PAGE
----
No, not Atlantic City, where I opted out of this year's National Sports Collectors Convention but rather the American Card Catalog. Jefferson Burdick's groundbreaking and indispensable guide to the hobby of collecting trading cards and other similar items, first published in 1939 as The United States Card Collectors Catalog (USCCC) and intended to be updated and reissued every seven years. Burdick started writing about the guide in 1938 in the Card Collectors Bulletin (CCB), his early hobby publication, in the mid 1930's after using the 'zine as a resource for set checklists, finds and other hobby news since early 1937, after branching out from a couple of years of similar content in a column run by Hobbies magazine. The mid-30's were essentially the start of what we now refer to as the organized hobby, although it would be several decades before it really got going and identifiable dealers came into the fray.
Loose-leafed for 1939, the USCCC was designed to allow the insertion of annual updates, which were issued through 1942 (with a scant one-pager in 1943) until the war precluded any additional leaves being sold in 1944 or 1945. While bareboned and lacking individual checklists, the catalog was still the most relaible (and essentially only) guide available and started the classification system many old time (and some newer) hobbyists still use. In addition, it had rudimentary pricing, another valuable feature. George Vrechek has written an excellent overview of all this, and many other Burdick related subjects over at the Old Baseball site, which I urge you to read if this at all interests you.
Here is the ur-catalog:
In 1946, renamed and mostly rewritten with letters added to what was strictly a numbering scheme prior, a staple-bound soft cover American Card Catalog was offered by Burdick without an option to add updates directly to the book; you can see bits and pieces of it over at Net54baseball, where David Kathman has written and posted extensively on this volume. The 1939 book and to a slightly lesser degree the 1946 are very collectible and can bring some big prices, the former being printed in edition of only 500 and apparently not selling through until 1945. Here she is, courtesy of REA:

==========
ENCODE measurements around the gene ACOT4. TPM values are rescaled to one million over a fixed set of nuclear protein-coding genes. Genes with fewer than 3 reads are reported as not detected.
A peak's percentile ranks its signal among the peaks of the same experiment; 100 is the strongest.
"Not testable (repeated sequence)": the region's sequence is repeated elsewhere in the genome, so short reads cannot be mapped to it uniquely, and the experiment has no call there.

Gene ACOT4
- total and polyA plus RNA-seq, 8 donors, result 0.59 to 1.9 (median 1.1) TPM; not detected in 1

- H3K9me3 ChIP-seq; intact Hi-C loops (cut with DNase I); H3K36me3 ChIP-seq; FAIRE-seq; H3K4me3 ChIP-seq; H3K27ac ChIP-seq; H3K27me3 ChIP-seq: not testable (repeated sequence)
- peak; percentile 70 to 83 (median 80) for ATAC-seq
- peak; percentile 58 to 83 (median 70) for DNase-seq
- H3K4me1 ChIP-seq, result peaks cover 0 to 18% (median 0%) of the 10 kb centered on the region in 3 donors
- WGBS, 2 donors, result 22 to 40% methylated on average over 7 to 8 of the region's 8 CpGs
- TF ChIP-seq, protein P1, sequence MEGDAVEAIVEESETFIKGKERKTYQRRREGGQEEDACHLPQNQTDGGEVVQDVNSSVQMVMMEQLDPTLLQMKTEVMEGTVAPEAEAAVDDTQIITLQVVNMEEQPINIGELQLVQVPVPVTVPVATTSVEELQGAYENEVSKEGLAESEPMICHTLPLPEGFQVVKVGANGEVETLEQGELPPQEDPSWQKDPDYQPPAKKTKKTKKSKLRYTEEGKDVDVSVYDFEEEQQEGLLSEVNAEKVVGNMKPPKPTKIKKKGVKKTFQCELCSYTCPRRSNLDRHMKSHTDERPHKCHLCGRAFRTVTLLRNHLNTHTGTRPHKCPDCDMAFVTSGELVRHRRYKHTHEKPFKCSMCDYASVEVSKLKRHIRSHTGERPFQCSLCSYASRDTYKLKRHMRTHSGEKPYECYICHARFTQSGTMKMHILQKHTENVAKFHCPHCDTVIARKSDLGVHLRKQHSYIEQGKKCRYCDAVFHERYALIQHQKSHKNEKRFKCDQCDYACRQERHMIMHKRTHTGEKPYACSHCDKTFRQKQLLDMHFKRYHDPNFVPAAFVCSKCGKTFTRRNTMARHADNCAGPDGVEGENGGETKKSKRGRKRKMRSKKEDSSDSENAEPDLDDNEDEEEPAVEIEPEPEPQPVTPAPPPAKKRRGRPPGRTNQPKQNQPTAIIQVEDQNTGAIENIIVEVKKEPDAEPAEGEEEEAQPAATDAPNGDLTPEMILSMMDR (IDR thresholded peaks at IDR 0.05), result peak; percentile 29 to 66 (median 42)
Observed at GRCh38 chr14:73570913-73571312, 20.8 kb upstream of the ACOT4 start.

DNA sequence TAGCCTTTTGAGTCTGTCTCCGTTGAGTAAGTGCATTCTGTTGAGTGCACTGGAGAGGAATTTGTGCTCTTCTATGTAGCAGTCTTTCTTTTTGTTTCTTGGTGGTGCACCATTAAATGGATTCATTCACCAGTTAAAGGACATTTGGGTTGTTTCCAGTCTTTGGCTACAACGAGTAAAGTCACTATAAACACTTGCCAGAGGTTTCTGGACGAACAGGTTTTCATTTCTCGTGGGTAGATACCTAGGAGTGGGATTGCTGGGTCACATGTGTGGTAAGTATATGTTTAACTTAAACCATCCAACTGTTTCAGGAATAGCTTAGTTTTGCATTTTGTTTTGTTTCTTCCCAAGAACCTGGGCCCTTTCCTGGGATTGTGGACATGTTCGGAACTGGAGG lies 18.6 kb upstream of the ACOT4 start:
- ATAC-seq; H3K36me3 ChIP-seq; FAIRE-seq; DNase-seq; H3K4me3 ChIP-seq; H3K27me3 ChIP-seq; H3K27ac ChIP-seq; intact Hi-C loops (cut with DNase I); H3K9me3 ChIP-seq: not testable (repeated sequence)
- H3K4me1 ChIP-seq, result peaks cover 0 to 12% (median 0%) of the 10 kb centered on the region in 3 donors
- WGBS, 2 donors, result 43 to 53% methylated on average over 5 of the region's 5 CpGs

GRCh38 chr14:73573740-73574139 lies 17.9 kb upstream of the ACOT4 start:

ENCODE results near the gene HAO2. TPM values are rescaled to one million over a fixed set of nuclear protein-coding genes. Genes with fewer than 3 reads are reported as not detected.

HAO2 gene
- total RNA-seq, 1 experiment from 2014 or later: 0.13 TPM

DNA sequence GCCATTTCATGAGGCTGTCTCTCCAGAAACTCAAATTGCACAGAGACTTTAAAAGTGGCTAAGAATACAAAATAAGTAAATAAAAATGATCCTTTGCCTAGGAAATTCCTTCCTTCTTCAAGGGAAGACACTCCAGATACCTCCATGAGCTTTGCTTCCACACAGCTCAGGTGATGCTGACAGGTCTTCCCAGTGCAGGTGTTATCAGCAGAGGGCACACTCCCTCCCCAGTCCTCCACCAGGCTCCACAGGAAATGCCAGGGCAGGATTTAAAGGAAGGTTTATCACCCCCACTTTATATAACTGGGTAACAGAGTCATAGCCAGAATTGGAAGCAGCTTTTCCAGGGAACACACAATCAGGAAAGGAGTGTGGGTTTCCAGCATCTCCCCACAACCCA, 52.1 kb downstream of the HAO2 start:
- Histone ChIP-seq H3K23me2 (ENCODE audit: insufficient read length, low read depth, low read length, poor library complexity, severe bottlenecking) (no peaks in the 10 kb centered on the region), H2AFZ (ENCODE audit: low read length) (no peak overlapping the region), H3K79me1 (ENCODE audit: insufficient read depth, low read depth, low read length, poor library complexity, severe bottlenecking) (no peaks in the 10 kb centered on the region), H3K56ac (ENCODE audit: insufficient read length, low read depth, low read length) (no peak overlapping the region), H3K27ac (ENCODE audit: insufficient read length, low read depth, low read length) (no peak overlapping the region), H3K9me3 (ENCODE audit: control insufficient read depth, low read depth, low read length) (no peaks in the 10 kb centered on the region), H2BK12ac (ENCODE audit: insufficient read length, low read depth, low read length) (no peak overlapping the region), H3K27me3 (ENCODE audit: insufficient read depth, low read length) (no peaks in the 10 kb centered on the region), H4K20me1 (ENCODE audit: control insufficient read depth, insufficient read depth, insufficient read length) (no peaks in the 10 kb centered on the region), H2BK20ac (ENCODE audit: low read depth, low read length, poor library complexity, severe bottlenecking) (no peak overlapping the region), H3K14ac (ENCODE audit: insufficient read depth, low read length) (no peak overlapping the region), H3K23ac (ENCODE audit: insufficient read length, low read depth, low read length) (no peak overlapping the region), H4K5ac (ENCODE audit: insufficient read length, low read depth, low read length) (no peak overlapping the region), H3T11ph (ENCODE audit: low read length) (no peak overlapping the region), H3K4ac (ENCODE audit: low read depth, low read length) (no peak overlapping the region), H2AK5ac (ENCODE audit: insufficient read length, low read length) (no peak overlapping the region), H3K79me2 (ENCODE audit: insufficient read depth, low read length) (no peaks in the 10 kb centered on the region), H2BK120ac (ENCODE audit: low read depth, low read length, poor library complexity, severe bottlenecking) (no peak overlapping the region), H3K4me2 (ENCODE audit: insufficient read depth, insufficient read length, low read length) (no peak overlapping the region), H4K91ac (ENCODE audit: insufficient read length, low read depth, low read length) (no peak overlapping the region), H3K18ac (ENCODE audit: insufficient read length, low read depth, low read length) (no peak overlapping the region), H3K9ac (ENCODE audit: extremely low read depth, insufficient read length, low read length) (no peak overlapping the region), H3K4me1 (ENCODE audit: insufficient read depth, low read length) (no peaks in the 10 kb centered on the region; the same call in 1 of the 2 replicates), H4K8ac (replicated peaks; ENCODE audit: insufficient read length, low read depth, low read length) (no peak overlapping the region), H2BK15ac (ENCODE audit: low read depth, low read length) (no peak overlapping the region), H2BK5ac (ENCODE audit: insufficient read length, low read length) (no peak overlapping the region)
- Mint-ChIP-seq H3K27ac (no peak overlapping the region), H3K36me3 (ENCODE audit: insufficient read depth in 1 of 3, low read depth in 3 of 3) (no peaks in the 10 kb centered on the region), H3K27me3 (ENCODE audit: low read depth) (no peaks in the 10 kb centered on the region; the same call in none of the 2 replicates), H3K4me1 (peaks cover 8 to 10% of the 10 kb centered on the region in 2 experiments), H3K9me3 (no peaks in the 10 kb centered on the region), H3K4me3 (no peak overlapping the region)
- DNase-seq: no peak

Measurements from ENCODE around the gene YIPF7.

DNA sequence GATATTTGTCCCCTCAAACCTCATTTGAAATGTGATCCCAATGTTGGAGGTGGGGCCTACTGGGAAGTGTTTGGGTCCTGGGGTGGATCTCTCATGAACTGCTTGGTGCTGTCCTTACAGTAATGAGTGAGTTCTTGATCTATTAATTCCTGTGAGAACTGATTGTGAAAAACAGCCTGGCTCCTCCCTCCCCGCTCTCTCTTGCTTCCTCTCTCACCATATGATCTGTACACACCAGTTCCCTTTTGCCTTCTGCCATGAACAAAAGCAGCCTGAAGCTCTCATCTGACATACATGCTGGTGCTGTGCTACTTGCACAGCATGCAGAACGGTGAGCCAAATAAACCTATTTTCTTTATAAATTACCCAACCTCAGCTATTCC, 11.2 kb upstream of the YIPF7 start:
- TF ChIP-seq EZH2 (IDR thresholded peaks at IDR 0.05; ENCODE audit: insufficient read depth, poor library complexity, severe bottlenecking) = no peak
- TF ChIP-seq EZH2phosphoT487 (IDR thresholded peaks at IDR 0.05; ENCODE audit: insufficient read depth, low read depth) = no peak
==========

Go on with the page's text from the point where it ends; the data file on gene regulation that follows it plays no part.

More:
I believe those holes were punched "after market" as Burdick had major issues getting the books punched originally. The fasteners must have done a number on things as well.
This was followed by a more robust ACC in in 1953, that featured Woody Gelman as one of its editors then a 1956, hard-to-find reprint, likely created to raise some additional cash and update the buy and sell ads in the back of the book. This is the 1953 cover:
Burdick had by then turned over the tracking of updates to Buck Barker, who published regular and extensive updates in the CCB after this book came out, as he worked on mounting his massive collection for the Metropolitan Museum of Art in New York City. Burdick died in 1963 and Gelman was supposed to issue a 1967 guide with updated information but despite Barker's massive efforts at cataloguing the tsunami of issues that had been unleashed since the mid 50's, it didn't come out, for reasons that have never been determined.
Gelman did put out a soft cover, reprinted 1960 edition though in '67 and with, I think, new ads:
Barker's updates continued until early 1972 and thankfully were collected in a hard-to-find, authorized pamphlet issued by Chris Benjamin in 1990 (some were assembled in a similar, likely bootleg, fashion by Ed Broder in the early 70's):
Barker attempted to revamp the listings for some of the more current issues toward the end of the Sixties but without a full book, this innovative attempt at revision never took within the hobby, but the Catalog was always a metamorphic; some classifications were revised every seven years and a chunk of the ones we know today, especially for Topps and Bowman, were only locked in via the 1960 book. Reissues of the 1960 guide were put out by Richard Gelman via Woody's old Nostalgia Press imprint in 1988 and again a year later (and/or possibly a year earlier as I can't cipher it right now) as Card Collectors Company used the ad space in back for their current catalog . Here's my 1988, which I use all the time:
There's a nice Woody Gelman connection here but the classification changes are my real quarry. I'll be looking at the progression of the Topps and Bowman issues from 1953 and through Buck Barker's updates next time out.